Don’t Ignore Headaches in Kids and Teens – 504 Plan for Migraines


Hi, I’m Deborah. And I’m Lawrence. And so today we’re going to talk about headaches
in kids and teens. We, we, usually – most of our videos are for
kids and teens, and this one actually is for parents as well as kids and teens because
this is something – the diagnosis and treatment of headaches obviously involves the parents
as well as the, as the kid. So, the reason we started thinking about this
was actually two reasons. One is because anxiety among kids and teens
is getting much more prevalent. And obviously, there’s at least one type of
headache – tension headaches – that is caused, to a great extent, by anxiety and stress. Another kind, migraines, is usually exacerbated
by, by stress and anxiety So, the other reason we decided to do this
is because Lawrence was recently diagnosed with migraines. This was not a huge surprise, because my mother
and I both suffered from headaches. So, you know, 80-90% of kids who are diagnosed
with migraines have a relative who also had them. So, so this was a really long process, the
diagnosis – Especially the drive to the clinic. Yeah. Um, we’re lucky because we live in the San
Francisco Bay Area and one of the best, you know, one of the best center or areas for
medicine in general is, is UCSF, so that’s where Lawrence was treated. So, we thought we’d talk about the process,
to some extent, and also what’s really important is getting a 504 plan, because if you’re a
kid or a teen who has headaches, then school is a really significant part of your life,
and your headaches are going to have an impact on your schoolwork and vice versa. So, I had been getting migraines for a while,
but for a long time it was just, you know, normal headaches. And then for a while, it was just my head
constantly hurt, but it was like, pretty weak and then it would spike. And that’s about where I am now, but it’s
been getting, you know, worse in like, the amount of pain. And it sucks, because I’ll just be like, you
know, chilling and actually doing work for once. Just out of nowhere my head starts hurting. And you know, it’s not as easy to focus on
writing a English paper while my head is pounding like somebody’s taking a jackhammer to the
inside of it. So it really is not at all like, helpful. It sucks, honestly. I hate it, and I’m really glad that, you know,
I was able to, you know, get medications that can control it when I have a migraine. Because you know, it’s better to have something
that can control them then you know, be constantly having migraines and have nothing to control
it and – yeah, I’m glad. Also, it still sucks. Well, I think something also to point out
is that you are – so, you saw not only a pediatric neurologist who specialized in headaches,
but also a psychologist. So, the – Yes folks, you heard it – headache psychologist. Yes. So the approach for treating migraines, and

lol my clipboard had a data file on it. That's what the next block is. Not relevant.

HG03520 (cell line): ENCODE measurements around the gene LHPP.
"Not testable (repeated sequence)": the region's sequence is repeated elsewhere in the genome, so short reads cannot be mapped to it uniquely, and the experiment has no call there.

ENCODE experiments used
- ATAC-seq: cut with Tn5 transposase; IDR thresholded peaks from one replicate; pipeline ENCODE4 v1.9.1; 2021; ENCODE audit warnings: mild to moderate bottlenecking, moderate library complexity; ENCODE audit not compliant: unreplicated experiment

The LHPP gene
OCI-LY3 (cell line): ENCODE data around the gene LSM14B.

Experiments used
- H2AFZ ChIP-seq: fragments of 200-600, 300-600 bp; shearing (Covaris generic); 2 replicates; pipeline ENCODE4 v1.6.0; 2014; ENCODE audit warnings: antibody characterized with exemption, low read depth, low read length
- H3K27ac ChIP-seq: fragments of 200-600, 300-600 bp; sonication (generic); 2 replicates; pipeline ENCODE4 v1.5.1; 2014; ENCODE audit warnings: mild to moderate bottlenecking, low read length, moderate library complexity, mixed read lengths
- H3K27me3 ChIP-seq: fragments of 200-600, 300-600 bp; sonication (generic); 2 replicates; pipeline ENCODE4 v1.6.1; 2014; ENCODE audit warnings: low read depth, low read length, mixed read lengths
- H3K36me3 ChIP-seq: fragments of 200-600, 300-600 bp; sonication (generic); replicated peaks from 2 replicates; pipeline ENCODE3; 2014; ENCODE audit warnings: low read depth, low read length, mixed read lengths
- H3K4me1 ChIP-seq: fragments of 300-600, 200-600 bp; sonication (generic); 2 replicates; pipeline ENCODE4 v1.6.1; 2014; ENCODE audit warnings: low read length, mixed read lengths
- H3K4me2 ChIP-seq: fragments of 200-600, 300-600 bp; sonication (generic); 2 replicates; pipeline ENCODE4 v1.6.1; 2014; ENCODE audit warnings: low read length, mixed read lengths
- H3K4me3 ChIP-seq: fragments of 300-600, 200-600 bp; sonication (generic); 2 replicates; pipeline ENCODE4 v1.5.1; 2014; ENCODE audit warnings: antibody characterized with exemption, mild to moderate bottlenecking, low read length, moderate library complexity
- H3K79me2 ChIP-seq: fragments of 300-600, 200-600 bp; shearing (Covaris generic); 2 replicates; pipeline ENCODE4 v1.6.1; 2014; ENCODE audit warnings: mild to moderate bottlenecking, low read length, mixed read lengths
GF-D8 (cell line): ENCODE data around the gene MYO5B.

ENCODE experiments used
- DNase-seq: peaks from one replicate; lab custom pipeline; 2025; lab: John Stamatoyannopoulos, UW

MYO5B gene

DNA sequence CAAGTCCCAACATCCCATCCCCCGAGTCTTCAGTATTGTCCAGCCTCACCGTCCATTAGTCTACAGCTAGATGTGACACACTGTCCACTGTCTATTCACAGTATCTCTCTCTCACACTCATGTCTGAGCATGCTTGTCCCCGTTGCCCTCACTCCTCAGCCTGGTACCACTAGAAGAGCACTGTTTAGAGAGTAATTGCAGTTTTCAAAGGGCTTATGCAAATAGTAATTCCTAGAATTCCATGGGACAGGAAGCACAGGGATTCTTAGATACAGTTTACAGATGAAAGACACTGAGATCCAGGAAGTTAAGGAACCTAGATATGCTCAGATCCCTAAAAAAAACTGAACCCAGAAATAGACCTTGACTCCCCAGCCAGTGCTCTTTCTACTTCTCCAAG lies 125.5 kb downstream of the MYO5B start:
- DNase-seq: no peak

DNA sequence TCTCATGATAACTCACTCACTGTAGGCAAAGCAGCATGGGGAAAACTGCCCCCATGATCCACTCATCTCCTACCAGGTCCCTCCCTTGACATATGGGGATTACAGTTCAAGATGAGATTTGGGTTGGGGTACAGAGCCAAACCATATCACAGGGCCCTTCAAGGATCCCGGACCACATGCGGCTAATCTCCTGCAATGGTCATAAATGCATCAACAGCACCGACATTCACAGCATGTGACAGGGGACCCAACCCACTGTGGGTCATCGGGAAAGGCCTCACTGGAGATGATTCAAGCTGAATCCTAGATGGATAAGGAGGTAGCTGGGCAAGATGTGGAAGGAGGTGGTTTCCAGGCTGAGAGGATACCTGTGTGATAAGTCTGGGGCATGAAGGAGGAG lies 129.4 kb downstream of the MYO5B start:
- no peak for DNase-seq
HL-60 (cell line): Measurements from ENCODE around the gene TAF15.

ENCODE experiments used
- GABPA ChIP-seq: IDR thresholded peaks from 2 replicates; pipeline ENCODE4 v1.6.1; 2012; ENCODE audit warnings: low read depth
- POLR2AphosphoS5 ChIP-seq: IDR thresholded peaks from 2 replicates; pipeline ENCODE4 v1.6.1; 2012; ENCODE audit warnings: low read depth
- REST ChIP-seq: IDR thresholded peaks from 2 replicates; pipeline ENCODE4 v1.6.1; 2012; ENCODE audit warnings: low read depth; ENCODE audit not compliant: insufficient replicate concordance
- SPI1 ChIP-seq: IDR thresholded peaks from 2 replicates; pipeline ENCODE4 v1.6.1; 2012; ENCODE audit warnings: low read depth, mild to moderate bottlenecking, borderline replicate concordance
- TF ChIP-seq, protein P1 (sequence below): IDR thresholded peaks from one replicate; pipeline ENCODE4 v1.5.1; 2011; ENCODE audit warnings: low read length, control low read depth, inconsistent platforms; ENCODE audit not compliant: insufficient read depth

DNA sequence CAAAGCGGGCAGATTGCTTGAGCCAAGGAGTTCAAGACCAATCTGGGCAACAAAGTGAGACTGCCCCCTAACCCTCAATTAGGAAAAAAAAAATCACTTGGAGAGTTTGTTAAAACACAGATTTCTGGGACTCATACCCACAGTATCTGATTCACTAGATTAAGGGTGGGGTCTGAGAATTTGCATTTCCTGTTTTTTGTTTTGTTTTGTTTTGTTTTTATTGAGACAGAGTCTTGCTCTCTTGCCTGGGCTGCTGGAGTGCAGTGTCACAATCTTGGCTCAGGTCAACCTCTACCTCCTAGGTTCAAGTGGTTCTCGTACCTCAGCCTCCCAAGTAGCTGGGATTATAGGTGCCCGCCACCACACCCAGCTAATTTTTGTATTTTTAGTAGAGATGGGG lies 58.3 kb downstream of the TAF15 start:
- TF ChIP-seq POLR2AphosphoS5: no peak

I think probably also for treating headaches in children is not – in children, you know
kids and teens – is not just medication. And actually, in some cases may not start
with medication. So there – it’s more of a holistic type of
treatment because – what happens is, is – basically they – one doctor I saw described it as trying
to calm down your overly sensitive brain. So certain things can trigger migraines and
so you want to, to some extent, make your brain less likely to get triggered by those
things by, for instance, getting – uh, having a regular sleep schedule, getting enough sleep
and having a balanced and regular diet – and especially eating breakfast. So…what do you think the chances are you’re
gonna do those things? Uh, zero. Yeah. So, um, I thought we’d throw that out there,
even, even though we’re not anticipating this being a big part of Lawrence’s treatment without
a lot of – Honestly, I cannot for the life of me maintain
a good sleep schedule. My eating habits are a mess and I’m constantly
stressed out because of school. So yeah – migraines, I think I should have
– like, accept as a fact of life for me, honestly. That kind of sucks, but whatever Well, um, so anyway. But just so you know, then, then it’s, it’s,
it’s not just – if you get, if you get diagnosed with headaches, that the only thing that’s
gonna happen is you’re going to be given medication. Um, nowadays that’s, that’s not the case anymore. It’s, um, it’s, it’s, as I said, a much
more holistic approach looking at a lot of different things. So as I was looking around a little more and
getting some information about headaches, one article I ran into was kind of frightening
in a way. It was directed toward parents, and it said
you know, if your child has headaches, these are the things you need to do. And it talked about some of the things that
Lawrence’s doctors talked about: sleep schedule, eating well, lowering stress. There’s a huge problem with that. The first thing that should happen, parents
– if your child has headaches that are chronic headaches and have been going on – well, that
are unusual in any way or if they going on a while – and bear in mind I am NOT a doctor
in any way shape or form – you go to the pediatrician, you take your child to the pediatrician, you
get your child diagnosed by a doctor – the problem with this article is, it’s basically
saying you can diagnose your own child, don’t bother going to a doctor. I don’t think that’s what – how they meant
to make it sound – That’s stupid. But it was kind of appalling that they didn’t
say, “If your child has headaches, the first thing you want to do is take them to the doctor.” That’s really stupid, because you know,
sure, you may think, “Oh headaches aren’t hard to diagnose.” Your head hurts – headache. No – go see a doctor. Yes, it’s complicated. Go see a doctor. Seriously, dude. The other thing is, if your child – parents
– if your child has a headache after a head injury, immediately go to the doctor, if not
the emergency room, okay? So this is not something, first of all, that
you should dismiss. Um, sure – everyone has headaches at some
point or another, but it’s not something that should be just brushed aside. It also shouldn’t be something that you are
so afraid of that you don’t take your child to the doctor. Don’t assume – don’t go to the worst, darkest
place and assume that your child has something like a brain tumor, because that’s very, very
rare, okay? So don’t let a fear like that, um, stop you
or paralyze you so that you don’t take your child to the doctor. Cause then, you know… There’s no time, there’s no time to wait. Then it sucks. Why don’t you talk about how – your headaches
– how your teachers last year reacted to how you behaved during your, your headaches. When you, when you can stop yawning. Because of your lack of sleep. I wish you were, you weren’t right. But, um, anyways, a lot of them – a lot of
the time I didn’t actually mention it to the teachers. I mostly just stayed quiet and just, you know,
suffered in silence. And they assumed you just were being, um,
uncooperative. Yeah. Yeah. Yeah, that’s about the case, and when I
did, they were like, “Oh, okay, go get Advil.” I was like, “Ad-Advil doesn’t help me.” Yeah. Um… “Oh, we don’t know what to do then.” Yeah. I mean, I have to say, when my headaches started,